Carbon is generally stronger for its weight than Al, but since road bikes are made to a particular strength (depending on design and application) carbon has a weight advantage, but not usually a strength advantage as well. Some might say the lightest carbon road bikes may even be weaker since the designers made them as light as they could get away with and so may have rider weight limits. You could also say the same about other materials. It really comes down to the individual design.

Snoopy007 wrote:To be honest i'd stay away from titanium and manganese... get carbon or aluminium.
Yeah, I'd stay away from manganese too. :)
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Re: ALUMINIUM VS CARBON FIBRE

Postby rkelsen » Sat Sep 08, 2012 1:50 pm

Nobody wrote:
Snoopy007 wrote:To be honest i'd stay away from titanium and manganese... get carbon or aluminium.
Yeah, I'd stay away from manganese too. :)

*cough*

:mrgreen: :lol:
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Re: ALUMINIUM VS CARBON FIBRE

Postby Nobody » Sat Sep 08, 2012 2:10 pm

rkelsen wrote:*cough*

:mrgreen: :lol:
Oh...yeah. :oops: Maybe not then. :D
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Re: ALUMINIUM VS CARBON FIBRE

Postby warthog1 » Sat Sep 08, 2012 3:27 pm

A big advantage of that carbon has over the other major frame materials is that it can be manufactured in such a wide variety of shapes and profiles. This allows larger profiles at tube junctions such as the head tube and bottom bracket area resulting in some serious rigidity improvements.
It is not without its faults though and is susceptible to impact damage, it therefore needs to be treated with care. I'm getting mine insured given my riding record :oops:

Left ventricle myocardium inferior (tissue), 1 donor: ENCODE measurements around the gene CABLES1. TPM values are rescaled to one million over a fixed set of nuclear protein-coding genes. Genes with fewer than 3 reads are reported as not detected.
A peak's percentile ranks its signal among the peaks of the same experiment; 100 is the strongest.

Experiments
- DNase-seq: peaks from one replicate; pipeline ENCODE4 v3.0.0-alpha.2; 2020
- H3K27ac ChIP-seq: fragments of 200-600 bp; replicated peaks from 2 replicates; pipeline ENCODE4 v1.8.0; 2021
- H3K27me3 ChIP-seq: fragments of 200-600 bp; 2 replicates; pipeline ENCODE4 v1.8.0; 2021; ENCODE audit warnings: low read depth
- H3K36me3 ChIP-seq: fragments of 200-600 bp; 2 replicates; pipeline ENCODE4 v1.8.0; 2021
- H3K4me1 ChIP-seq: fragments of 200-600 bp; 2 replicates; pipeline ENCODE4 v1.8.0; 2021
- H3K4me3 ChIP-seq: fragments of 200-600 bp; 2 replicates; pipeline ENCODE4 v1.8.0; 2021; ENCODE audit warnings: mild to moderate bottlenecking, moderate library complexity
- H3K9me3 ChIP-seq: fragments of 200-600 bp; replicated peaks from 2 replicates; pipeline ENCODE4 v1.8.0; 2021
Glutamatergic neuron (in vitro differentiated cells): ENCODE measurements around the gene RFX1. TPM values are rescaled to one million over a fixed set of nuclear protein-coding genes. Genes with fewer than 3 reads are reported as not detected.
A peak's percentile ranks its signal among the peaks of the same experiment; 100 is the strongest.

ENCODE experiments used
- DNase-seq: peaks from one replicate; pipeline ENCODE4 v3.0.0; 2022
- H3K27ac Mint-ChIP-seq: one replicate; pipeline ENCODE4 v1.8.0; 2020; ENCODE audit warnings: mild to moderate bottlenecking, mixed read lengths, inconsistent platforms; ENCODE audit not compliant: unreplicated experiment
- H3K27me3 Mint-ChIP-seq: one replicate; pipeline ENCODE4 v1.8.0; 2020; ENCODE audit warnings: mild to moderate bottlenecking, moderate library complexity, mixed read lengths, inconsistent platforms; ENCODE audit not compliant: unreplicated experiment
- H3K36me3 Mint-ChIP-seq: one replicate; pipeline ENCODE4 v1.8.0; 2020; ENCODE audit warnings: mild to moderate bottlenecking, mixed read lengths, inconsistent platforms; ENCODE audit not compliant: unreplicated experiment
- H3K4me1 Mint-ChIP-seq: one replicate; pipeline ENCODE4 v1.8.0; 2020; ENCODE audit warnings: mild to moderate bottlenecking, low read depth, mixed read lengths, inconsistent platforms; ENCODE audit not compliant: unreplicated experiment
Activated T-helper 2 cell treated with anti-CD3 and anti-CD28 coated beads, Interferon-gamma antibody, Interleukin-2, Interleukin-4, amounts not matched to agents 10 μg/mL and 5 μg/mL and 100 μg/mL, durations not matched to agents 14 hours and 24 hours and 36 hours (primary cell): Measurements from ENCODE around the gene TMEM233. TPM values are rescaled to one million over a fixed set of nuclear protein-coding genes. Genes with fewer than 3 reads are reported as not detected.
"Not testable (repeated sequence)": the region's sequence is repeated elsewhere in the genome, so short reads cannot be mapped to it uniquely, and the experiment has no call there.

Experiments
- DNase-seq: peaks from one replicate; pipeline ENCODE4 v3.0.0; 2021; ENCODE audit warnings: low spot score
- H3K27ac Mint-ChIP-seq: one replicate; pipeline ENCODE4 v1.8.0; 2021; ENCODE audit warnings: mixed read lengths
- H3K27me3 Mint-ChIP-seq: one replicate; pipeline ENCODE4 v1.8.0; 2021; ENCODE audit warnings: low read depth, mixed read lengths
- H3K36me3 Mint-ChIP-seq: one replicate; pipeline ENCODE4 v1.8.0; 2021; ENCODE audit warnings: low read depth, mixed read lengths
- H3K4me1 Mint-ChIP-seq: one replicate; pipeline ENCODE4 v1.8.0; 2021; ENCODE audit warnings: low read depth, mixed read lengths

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Re: ALUMINIUM VS CARBON FIBRE

Postby Mulger bill » Sat Sep 08, 2012 8:24 pm

warthog1 wrote:A big advantage of that carbon has over the other major frame materials is that it can be manufactured in such a wide variety of shapes and profiles. This allows larger profiles at tube junctions such as the head tube and bottom bracket area resulting in some serious rigidity improvements.
It is not without its faults though and is susceptible to impact damage, it therefore needs to be treated with care. I'm getting mine insured given my riding record :oops:


Ahem, can be done with metals as well... LINK
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Re: ALUMINIUM VS CARBON FIBRE

Postby Nobody » Sat Sep 08, 2012 9:48 pm

Mulger bill wrote:
warthog1 wrote:A big advantage of that carbon has over the other major frame materials is that it can be manufactured in such a wide variety of shapes and profiles. This allows larger profiles at tube junctions such as the head tube and bottom bracket area resulting in some serious rigidity improvements.
It is not without its faults though and is susceptible to impact damage, it therefore needs to be treated with care. I'm getting mine insured given my riding record :oops:


Ahem, can be done with metals as well... LINK
Other materials just don't have that high-tech appeal so they would have difficulty with sales. "Oh...they should have done it in carbon which so much better looking, lighter, stiffer, more vibration damping, more durable and doesn't fatigue...". :roll: Who says pro-rider marketing doesn't work?
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Re: ALUMINIUM VS CARBON FIBRE

Postby clackers » Sun Sep 09, 2012 12:02 am

Snoopy007 wrote:. I mean yes carbon is a better metal.


'Material' rather than 'metal'?

The carbon sheets are put into a mould with a liquid resin (plastic) that hardens and glues the layers together.